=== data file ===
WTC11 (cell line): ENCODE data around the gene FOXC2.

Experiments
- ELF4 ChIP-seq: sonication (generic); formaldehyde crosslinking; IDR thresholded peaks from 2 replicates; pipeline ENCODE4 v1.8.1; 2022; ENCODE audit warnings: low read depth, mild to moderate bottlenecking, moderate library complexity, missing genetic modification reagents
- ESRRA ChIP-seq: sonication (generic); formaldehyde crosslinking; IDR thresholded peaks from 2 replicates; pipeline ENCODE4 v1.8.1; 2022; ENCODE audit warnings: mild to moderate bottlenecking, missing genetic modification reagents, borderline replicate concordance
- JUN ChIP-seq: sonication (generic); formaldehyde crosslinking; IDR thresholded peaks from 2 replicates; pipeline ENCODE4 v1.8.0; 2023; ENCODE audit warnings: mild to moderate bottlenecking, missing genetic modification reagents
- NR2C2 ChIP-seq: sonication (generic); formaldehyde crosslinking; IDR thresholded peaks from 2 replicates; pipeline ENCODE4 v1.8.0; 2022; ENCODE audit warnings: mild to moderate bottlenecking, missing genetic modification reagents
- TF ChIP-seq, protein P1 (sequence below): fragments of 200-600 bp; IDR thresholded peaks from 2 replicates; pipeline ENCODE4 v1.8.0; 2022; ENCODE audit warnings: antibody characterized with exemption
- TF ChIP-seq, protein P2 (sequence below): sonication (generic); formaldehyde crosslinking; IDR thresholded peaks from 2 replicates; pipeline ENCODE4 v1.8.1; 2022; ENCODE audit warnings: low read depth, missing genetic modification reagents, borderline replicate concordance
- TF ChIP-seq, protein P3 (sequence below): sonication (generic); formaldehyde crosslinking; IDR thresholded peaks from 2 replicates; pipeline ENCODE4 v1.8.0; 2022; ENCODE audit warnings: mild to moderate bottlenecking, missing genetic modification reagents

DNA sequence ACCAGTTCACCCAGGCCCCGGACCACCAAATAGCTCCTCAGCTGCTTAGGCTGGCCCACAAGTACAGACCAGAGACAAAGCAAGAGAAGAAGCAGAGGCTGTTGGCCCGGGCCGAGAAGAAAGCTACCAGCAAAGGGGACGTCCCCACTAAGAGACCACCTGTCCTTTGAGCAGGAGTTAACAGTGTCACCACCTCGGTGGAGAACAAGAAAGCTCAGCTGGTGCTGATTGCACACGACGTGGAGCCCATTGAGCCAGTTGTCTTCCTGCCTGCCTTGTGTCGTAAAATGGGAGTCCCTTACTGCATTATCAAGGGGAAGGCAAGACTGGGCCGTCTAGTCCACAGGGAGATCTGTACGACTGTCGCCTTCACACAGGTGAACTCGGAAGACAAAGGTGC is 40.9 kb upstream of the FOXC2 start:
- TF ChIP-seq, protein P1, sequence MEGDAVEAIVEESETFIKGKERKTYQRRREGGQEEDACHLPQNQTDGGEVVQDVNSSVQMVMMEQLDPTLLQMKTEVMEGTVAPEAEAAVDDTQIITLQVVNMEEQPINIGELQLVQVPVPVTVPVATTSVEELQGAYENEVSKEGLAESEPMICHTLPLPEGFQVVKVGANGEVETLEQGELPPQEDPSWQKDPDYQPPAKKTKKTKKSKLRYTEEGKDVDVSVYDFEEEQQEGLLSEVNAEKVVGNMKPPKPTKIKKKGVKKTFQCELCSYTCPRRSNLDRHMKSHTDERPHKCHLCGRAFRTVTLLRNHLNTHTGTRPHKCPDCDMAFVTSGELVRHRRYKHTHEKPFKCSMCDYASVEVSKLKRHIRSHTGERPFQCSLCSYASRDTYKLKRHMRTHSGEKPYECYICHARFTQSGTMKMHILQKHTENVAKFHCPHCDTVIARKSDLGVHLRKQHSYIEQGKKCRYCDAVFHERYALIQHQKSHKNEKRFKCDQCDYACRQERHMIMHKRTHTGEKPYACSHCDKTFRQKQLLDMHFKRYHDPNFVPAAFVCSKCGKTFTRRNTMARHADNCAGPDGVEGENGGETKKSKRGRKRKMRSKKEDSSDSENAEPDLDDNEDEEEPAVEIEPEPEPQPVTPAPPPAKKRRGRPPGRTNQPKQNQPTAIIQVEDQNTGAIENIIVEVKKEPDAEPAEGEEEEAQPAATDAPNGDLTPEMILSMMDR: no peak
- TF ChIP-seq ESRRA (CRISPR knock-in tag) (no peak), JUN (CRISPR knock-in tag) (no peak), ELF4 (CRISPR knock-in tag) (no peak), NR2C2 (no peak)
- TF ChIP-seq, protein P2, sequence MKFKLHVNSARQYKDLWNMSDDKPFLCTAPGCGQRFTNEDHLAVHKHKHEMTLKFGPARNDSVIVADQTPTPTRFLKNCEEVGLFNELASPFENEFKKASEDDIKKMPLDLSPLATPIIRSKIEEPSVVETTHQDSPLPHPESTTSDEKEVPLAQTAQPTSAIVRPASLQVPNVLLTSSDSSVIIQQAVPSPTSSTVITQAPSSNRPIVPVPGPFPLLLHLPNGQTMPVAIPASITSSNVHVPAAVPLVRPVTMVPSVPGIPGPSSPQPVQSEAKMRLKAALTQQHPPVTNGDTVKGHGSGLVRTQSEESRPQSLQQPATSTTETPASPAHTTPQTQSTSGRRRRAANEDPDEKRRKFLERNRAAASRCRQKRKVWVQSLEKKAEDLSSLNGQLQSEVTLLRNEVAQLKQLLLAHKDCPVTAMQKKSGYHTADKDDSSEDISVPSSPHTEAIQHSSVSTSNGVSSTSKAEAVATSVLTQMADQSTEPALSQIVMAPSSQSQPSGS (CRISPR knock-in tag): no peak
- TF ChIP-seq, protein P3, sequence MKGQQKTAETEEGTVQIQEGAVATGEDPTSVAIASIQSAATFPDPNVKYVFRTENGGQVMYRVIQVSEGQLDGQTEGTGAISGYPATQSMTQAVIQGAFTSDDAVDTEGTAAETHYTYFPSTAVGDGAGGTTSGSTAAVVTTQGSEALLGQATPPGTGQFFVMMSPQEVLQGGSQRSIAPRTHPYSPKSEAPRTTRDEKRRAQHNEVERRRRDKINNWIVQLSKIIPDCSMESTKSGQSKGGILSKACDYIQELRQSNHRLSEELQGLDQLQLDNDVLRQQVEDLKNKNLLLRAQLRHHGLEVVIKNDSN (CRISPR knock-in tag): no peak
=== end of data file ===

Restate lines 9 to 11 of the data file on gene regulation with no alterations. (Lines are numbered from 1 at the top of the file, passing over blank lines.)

- TF ChIP-seq, protein P3 (sequence below): sonication (generic); formaldehyde crosslinking; IDR thresholded peaks from 2 replicates; pipeline ENCODE4 v1.8.0; 2022; ENCODE audit warnings: mild to moderate bottlenecking, missing genetic modification reagents

DNA sequence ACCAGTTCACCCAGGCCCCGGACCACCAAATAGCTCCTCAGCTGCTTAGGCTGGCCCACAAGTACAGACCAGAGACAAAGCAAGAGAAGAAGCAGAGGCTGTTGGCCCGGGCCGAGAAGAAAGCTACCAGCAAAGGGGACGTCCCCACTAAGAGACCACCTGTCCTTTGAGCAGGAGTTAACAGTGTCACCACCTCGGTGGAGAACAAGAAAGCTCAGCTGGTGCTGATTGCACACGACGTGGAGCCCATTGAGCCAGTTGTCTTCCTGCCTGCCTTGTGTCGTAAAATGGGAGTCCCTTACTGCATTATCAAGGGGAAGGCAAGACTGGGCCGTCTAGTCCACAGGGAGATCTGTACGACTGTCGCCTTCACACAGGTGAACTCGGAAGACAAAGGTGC is 40.9 kb upstream of the FOXC2 start:
- TF ChIP-seq, protein P1, sequence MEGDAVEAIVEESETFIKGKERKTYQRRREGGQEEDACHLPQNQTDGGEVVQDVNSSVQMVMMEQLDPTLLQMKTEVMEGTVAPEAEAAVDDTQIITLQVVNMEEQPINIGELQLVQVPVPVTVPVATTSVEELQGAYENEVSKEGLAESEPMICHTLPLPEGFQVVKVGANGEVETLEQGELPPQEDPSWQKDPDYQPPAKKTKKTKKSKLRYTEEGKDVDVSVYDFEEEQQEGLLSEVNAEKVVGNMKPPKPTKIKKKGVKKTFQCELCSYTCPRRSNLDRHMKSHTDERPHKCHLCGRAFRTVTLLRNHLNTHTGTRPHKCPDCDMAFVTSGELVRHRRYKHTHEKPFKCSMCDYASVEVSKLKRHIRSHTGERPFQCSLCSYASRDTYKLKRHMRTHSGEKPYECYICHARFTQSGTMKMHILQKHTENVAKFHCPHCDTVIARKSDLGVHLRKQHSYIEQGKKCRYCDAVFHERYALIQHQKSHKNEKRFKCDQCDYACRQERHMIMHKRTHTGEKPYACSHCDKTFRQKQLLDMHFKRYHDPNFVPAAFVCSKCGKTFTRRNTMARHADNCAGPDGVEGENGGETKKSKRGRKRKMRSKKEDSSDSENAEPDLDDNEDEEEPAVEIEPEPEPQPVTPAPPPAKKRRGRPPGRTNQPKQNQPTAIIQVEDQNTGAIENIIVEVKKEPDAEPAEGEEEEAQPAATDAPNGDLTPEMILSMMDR: no peak